K.cataloq. Jhabvala's Out of India and her East into Upper East: Plain Tales from New York and New Delhi (1998). one would have no difficulty buying paperback editions of Mukherjee's The Middleman and Other Stories. Paperback Originals and a Pulitzer Prize During the 1990's. By the spring of 2000. After winning the O. They could only hypothesize about the cause. West: Stories (1994). New Hope for Short Fiction Late in the twentieth century. such as poems and short stories. Henry Award in 1989 for a short story entitled "Her Mother. their short-story collections were also popular. Incantations and Other Stories (1991). thereafter Desai published no more volumes of short fiction but turned her attention exclusively to the novel. Salman Rushdie's East. Even though critics found much to admire in her collection Games at Twilight and Other Stories (1978). many writers are comfortable only in one genre. including The Grandmother's Tale and Selected Stories (1994)." Appachana won high praise from the critics for her first book.ahiri's Interpreter of Maladies. in 2000. explore all their complexities. She explained her reasons in an interview in Literary India (1995): Shorter forms. For example. and there was a marked proliferation of books by lesser-known writers. reasoning that their customers would be more willing to take a chance on less expensive books. American readers still had to depend on anthologies for examples of her short fiction. The volume appeared in 1999 as a Mariner Original. Now it was not just the novels of a few famous South Asian writers that were featured in bookstores. there seemed to be increased interest in short fiction. perhaps they were submitting them in book form because there were fewer magazines in which their works could be placed. -web.orglehostldellvery?s Id=9942bf6e-585d-4bcc-9173-a433. too. One of the collections selected by Houghton Mifflin for this experiment was Jhumpa l. Critics were looking more closely at the genre. Anjana Appachana. They would issue short-story collections by new or relatively unknown writers as paperback originals. _ 51 made her feel pressured.Illl:. it won the Pulitzer Prize for fiction. was gaining an international reputation on the basis of her short fiction. For example.! I:. some members of the publishing industry noticed that sales of short-story collections were increasing. but it was her collection The Middlem an and Other Stories (1988) that brought her the 1988 National Book Critics Circle Award for best fiction. Narayan's volumes.ebscohost. Vikram Chandra's Love and Longing in Bombay (1997). she said. houstonlibrary . while the novel gave her ample time to develop her ideas and enough scope to . Bharati Mukherjee had long been admired both for her novels and for her nonfiction publications. Anita Desai chose the novel form not because it was easier to market but because she did not really like writing short stories. In any case. Unlike Deshpande. however. the publisher Houghton Mifflin decided to try an experiment. Perhaps the new young writers in the academic workshops were writing more short stories or more polished stories.tl~CUhost twenty-first century began.corn. and a number of R.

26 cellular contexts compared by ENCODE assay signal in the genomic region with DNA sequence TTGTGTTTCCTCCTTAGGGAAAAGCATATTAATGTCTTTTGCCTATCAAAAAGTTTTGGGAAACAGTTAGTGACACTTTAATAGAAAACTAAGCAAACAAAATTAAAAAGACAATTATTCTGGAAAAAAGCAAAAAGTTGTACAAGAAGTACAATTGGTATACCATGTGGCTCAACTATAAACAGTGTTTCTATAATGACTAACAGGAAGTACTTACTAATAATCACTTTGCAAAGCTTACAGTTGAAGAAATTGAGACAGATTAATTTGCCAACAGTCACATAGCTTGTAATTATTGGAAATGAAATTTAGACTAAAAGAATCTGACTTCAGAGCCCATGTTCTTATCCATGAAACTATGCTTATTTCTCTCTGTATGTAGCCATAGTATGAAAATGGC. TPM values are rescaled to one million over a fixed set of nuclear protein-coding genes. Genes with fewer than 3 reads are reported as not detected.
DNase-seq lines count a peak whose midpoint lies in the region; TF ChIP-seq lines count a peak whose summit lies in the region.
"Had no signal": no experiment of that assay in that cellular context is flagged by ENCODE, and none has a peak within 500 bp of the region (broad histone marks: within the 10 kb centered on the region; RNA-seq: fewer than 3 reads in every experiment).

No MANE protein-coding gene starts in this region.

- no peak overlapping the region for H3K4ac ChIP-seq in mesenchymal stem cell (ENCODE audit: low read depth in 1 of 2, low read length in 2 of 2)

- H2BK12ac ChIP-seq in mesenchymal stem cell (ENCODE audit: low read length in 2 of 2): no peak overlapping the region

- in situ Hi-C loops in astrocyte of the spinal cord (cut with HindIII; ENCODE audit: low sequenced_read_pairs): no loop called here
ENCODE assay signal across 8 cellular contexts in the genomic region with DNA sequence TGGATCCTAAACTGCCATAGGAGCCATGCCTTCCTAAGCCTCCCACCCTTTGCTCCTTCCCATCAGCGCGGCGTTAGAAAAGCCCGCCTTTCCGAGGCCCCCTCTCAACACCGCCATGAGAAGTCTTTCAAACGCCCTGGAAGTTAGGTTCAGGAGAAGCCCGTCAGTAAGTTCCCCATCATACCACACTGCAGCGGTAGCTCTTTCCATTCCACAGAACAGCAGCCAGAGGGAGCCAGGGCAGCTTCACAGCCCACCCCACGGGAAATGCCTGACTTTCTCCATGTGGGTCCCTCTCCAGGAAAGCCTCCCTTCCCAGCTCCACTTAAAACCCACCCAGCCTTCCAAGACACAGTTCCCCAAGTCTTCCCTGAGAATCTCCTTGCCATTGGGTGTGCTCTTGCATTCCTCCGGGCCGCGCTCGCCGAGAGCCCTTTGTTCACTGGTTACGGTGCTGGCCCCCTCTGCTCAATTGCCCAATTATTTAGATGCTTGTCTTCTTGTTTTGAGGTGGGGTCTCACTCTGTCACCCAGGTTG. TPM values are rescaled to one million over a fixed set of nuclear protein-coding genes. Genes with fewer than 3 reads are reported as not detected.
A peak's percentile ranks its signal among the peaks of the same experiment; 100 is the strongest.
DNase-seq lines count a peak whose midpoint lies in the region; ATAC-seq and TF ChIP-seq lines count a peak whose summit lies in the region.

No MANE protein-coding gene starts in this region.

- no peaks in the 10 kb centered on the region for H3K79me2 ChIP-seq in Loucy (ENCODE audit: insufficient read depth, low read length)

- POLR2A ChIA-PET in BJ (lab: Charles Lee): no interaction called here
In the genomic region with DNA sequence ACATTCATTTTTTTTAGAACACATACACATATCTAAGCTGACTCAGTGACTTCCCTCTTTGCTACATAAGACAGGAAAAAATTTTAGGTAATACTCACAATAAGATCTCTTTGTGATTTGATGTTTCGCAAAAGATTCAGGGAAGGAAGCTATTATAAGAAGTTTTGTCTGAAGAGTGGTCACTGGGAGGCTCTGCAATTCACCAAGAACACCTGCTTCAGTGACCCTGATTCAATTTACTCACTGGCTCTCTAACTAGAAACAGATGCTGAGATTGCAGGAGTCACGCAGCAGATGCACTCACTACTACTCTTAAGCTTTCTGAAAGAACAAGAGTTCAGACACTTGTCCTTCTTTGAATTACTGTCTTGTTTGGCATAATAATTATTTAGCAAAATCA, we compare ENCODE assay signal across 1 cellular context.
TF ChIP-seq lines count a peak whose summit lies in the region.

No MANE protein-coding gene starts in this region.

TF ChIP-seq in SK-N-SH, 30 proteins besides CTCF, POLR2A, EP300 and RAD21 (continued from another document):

strong women. the newlyweds disappear. among those of every faith and every caste or class. Nariman Hansotia. Some feature strong men. the civil servant and teller of tales in Vikram Chandra's Love and Longing in Bombay. violence and degradation. the small fictional community where his works are set. published in the United States as Swimming Lessons and Other Stories from Firozsha Baag. In Gods. strong men and weak men. others. and even a ghost. but.cataloq. Narayan shows human beings at their best and at their worst and dramatizes the cosmic conflict between good and evil. Since Interpreter of Maladies was Lahiri's first book. fulfills a similar function. _ 51 . Lahiri recalled the comment of an agent who had rejected it. satire and humor. By habitually describing himself as a storyteller. Undoubtedly the subcontinent's receptivity to short fiction owes much to this ancient tradition. those who enjoy reading and writing short fiction hoped that it might also signal the arrival of a long-overdue renascence for short fiction. folktales still permeate South Asian culture. Naturally. K. The old folktales in which human beings show themselves as animals or vice versa are obvious metaphors for issues of identity. The community where Rohinton Mistry set his Tales from Firozsha Baag (1987. it has a resident storyteller. suggesting that she come back when she had a novel. Traditions and Themes A. and Others (1964). There are stories of the supernatural and stories about animals. Ramanujan points out. Narayan recognizes his indebtedness to the oral tradition. -web. both agents were right. R. and a warning from the agent who did accept the book to the effect that short fiction did not sell well.ebscohost. grim stories and humorous stories.tl~CUhost As Interpreter of Maladies went into a second printing." from The Quilt and Other Stories (1994). Narayan describes how a storyteller provided his village not only with entertainment but also with moral and religious instruction.! I:. the parents are devastated. R. However. In Malgudi. The Storyteller and the Story The people of the Indian subcontinent have one quality in common. Demons.corn. K. 1989) is a Parsi housing complex in Bombay. like any village. In Ismat Chughtai's "Sacred Duty. Many deal with family relationships. Subramaniam. but when it becomes evident that their families will never let them be themselves. Ramanujan's list could well be used as the basis of a study of subjects and themes in South Asian short fiction. women who know how to play power games. houstonlibrary . a delight in storytelling.orglehostldellvery?s Id=9942bf5e-585d-4bcc-9173-a433. who interprets events for his community and sometimes serves as its conscience. K. Its success was clearly due to her very real talent. she was not assured the audience that an earlier novel might have provided. They are fam iliar in cities as well as in villages. According to conventional wisdom. in Love and Longing in Bombay one finds family conflicts and conflicts between families. As A K. and even stories about storytelling.Illl:. a you ng couple attem pt to placate thei r parents by being married in both MusIim and Hindu ceremonies. Ramanujan classifies the folktales that pervade South Asian society by subject matter. For example.